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Genetic information: making a just world strange


In an article recently published in this journal, I raised a puzzle about the control of genetic information, suggesting a situation in which it might turn out that we have a duty to remain in ignorance about at least some aspects of our own genome. In this article, I propose a way that would make sense of how the puzzle arises, and offer a way to resolve it and similar puzzles in future: in essence, we would consider genetic information to be something the distribution of which may be more or less just. We would not know in advance what a just distribution would be, though, and in some cases there might still be a justice-based reason to deny a person genetic information about himself. However, others might also have justice-based claims to be able to access that information. This suggests that there is a possible world in which one person is entitled to at least some genetic information about another, while that other person—to whom the information refers—is not, and that this world would be just.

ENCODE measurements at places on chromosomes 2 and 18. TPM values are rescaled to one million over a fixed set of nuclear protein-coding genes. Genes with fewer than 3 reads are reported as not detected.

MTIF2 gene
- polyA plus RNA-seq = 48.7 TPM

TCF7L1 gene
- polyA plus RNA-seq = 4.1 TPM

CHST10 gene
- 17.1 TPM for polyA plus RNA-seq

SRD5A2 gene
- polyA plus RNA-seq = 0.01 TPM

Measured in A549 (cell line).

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  1. For a recent example of arguments along these lines, see Dempsey [7] and Dubbink and Smith [8], each of which supplements an intriguing argument with a good list of the voluminous literature on this topic.


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My thanks are due to participants at the workshop “Genetic Discrimination—A Many Faceted Challenge,” held at the University of Sheffield in May 2012—particularly to Ben Douglass for pointing me in the direction of the Hoy and Wick paper. Thanks also to an anonymous reader for raising the concern articulated in the penultimate section. I have not been able to address it fully given the space constraints here, but would hope to do so in future. Finally, thanks to Peter Tyldesley for allowing me to dry-run versions of this article on his undergraduate Insurance Law students at Manchester as part of the “Underwriting, Prejudice and Discrimination” session.

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Correspondence to Iain Brassington.

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Brassington, I. Genetic information: making a just world strange. Theor Med Bioeth 35, 231–246 (2014).

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